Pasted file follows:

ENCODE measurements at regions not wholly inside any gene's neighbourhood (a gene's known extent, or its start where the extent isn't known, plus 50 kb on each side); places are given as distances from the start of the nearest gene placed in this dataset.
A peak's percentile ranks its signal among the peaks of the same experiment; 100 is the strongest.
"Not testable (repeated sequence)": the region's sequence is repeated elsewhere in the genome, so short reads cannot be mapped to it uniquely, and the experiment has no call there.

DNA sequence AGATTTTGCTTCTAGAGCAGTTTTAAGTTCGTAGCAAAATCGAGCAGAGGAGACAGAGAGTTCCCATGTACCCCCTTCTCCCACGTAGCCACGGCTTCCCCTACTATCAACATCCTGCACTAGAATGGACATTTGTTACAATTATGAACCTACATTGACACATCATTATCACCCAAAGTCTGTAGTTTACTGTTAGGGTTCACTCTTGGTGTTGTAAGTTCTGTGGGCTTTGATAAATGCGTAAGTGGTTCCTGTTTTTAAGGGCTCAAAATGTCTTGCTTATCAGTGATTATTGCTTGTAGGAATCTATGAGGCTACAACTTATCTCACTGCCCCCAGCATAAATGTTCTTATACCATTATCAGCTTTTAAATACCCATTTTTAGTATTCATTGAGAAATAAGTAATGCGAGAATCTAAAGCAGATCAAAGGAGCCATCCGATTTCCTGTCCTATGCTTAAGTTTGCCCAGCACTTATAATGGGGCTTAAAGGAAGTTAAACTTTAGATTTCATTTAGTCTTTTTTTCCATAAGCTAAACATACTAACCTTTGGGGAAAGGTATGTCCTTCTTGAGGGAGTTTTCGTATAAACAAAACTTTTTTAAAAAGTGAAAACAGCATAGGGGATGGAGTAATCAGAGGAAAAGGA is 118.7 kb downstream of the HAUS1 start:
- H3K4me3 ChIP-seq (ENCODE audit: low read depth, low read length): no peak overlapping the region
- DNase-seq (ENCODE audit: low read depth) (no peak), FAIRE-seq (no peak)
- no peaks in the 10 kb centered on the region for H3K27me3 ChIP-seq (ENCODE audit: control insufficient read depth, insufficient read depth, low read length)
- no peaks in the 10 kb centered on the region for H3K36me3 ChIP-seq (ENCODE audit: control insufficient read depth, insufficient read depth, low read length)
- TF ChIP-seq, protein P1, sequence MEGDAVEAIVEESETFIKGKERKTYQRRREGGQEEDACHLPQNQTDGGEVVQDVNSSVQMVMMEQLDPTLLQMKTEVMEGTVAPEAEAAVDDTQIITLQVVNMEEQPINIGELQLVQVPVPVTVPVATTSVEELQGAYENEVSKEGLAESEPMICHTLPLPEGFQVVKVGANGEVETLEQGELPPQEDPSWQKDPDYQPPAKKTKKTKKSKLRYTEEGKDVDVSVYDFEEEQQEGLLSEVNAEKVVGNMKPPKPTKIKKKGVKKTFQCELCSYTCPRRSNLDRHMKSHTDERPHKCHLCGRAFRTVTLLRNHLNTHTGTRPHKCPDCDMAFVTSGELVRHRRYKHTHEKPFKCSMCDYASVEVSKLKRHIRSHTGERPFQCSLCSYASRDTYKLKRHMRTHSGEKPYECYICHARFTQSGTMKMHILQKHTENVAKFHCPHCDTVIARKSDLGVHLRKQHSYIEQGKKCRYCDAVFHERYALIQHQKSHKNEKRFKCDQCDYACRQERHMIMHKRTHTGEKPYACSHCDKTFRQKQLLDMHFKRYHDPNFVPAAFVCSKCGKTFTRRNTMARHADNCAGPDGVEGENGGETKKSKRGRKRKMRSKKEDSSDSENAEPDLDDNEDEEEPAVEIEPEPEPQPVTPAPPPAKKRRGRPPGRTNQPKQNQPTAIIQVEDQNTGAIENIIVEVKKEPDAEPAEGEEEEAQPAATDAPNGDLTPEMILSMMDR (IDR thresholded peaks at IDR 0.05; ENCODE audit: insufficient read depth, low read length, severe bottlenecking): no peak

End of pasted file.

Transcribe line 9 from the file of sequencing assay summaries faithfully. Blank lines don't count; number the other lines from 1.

- TF ChIP-seq, protein P1, sequence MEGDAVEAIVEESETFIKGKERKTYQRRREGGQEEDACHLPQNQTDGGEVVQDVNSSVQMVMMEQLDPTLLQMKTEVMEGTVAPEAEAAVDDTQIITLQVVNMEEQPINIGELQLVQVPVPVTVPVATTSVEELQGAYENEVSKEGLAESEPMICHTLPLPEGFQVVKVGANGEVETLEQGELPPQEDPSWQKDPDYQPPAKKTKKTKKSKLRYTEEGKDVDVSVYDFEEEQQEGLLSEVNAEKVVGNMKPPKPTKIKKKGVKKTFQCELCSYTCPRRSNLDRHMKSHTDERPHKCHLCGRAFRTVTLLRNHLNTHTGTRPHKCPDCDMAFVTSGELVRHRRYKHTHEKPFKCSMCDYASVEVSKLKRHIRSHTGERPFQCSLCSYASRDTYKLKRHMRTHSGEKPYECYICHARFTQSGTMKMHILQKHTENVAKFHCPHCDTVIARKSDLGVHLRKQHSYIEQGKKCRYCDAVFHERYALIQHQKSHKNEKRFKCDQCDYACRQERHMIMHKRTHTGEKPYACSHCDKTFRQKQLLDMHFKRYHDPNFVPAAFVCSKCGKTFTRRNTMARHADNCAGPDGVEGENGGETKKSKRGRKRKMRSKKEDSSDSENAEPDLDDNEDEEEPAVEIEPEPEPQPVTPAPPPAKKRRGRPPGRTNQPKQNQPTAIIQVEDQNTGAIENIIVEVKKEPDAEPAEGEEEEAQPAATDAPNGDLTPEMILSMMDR (IDR thresholded peaks at IDR 0.05; ENCODE audit: insufficient read depth, low read length, severe bottlenecking): no peak